Start with the policy. Here’s the claim that administration officials are making:
President Obama will propose freezing non-security discretionary government spending for the next three years, a sweeping plan to attempt deficit reduction that will save taxpayers $250 billion over 10 years.
When the administration releases its budget next week, the discretionary spending for government agencies from Health and Human Services to the Department of Treasury will be frozen at its 2010 level in fiscal years 2011, 2012 and 2013.
If you’re going to do deficit reduction, do it for real: the long-term deficit problem is, as Pete Orszag notes, $9 trillion. The debt level is projected to rise to 300% of GDP by 2050. These are serious numbers. $250 over 10 years is nothing. Worse, it fails to address any of the drivers of the deficits: the drivers of the deficits are the aging of America, economic stagnation, and most importantly, health care.
Nor will this cut have anything to do with helping the economy. That $250 billion—in 2011, 2012, 2013—will suck money out of people’s pockets at a time that the economy should be ramping up. It’s the exact opposite of what we should be doing.
But the sums are so small that the economic impact may be less than the negative political impact. It’s in that that the most pernicious effects will be shown: in a stroke, Obama has successfully confirmed every negative stereotype about Democrats and confirmed every Republican storyline. That the funding of Health and Human Services—which, you know, only helps people’s health and funds life-saving research—is somehow less important than defense funding (only the most bloated part of government). That deficit-cutting is of the highest importance. That Keynesianism is not a valid economic system. And because the cutting is so nonserious, you know what Republicans will do: demand more cuts. And by the professed logic of the Obama administration, this will be hard to deny.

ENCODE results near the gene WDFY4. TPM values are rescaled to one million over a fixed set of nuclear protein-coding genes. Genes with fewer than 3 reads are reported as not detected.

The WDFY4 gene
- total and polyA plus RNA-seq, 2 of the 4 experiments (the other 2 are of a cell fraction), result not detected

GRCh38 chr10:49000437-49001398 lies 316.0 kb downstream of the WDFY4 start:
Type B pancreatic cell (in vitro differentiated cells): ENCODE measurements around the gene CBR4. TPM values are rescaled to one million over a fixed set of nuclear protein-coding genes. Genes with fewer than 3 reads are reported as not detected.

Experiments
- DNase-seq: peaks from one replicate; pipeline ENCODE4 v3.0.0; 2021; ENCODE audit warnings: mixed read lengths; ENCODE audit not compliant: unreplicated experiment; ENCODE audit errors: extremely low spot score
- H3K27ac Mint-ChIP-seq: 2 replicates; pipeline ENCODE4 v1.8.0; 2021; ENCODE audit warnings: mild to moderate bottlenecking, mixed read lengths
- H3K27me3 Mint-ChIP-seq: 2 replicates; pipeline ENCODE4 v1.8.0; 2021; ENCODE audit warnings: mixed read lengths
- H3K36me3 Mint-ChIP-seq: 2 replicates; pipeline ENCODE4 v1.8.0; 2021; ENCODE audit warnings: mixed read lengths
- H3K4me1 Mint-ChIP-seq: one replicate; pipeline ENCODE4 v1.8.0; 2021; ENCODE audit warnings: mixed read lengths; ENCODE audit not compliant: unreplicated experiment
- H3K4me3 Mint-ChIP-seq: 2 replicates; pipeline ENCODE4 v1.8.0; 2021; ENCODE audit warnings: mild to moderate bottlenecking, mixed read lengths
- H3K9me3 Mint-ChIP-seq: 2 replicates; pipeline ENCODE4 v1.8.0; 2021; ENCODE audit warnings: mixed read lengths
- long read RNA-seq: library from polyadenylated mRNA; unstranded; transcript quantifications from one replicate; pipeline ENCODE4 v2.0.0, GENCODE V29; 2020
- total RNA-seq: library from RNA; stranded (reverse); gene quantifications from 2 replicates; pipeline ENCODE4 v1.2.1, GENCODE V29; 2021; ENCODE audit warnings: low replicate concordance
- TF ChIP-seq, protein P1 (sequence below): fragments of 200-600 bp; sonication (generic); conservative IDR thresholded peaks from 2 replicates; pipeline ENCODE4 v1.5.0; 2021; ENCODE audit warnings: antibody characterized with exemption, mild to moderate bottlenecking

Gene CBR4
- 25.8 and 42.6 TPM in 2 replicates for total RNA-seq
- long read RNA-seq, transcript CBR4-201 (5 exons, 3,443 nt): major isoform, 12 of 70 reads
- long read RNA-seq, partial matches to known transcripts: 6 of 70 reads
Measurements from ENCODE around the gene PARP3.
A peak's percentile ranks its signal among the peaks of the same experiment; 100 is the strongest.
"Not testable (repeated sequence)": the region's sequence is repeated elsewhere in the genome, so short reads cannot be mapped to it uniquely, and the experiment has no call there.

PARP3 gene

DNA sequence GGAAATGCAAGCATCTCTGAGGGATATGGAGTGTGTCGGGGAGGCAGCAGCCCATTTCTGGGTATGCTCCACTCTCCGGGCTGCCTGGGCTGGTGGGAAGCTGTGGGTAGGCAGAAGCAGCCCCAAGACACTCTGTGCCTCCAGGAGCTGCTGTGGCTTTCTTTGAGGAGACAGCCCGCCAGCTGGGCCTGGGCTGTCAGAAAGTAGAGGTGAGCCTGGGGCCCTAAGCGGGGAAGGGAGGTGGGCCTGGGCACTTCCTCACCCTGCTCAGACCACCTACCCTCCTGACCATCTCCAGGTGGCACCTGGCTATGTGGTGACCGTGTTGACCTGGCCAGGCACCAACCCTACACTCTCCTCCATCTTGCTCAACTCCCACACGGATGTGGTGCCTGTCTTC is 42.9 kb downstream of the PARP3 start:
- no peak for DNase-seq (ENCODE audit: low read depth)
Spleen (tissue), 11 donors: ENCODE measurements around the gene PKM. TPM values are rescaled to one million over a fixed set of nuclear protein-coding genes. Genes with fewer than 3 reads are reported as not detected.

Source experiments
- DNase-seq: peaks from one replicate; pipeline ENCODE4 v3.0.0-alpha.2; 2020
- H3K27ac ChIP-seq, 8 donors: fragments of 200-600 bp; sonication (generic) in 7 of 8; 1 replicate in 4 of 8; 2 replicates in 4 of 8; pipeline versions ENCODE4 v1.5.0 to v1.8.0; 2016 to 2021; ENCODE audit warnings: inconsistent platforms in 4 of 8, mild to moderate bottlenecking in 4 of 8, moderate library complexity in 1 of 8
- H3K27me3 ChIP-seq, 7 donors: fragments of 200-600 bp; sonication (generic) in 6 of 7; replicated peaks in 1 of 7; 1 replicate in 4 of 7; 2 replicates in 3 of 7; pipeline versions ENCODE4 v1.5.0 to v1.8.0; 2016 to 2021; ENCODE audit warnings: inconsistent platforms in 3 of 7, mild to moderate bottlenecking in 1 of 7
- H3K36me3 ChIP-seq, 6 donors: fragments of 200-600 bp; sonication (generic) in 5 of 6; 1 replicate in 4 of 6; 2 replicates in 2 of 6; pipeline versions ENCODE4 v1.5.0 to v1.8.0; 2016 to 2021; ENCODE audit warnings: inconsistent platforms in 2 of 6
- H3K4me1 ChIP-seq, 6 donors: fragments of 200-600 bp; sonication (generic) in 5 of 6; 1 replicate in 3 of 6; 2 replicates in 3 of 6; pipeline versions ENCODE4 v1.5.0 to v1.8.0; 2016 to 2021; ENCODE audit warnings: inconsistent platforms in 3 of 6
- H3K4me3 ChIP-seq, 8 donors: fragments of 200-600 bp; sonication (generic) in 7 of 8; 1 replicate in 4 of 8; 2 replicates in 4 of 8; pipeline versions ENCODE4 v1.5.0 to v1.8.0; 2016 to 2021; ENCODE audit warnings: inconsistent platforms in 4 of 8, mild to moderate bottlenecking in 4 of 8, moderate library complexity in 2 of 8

Since the policy is so nonserious and exactly the opposite of what is needed right now—I can’t even imagine Summers and Geithner stumping right now—it is most likely pandering. And what awful pandering it is. It’s pandering that feeds people’s worst instincts. Deficits weren’t a political problem during most of the Aughts. Why? People felt they were dong OK. People only fixate on deficits when they think they’re not doing well. Naturally, your conclusion should be to help people do well economically; it shouldn’t be to indulge them. Yet the administration has decided to indulge them.
I voted for Obama and contributed money to get health care; not to have it stalled. I voted for a sensible economic policy; not a dumb one. I voted for an administration that would remain steady and even-keeled in a crisis; not one that overreact to the slightest difficulty. Sadly it appears I didn’t get what I voted for.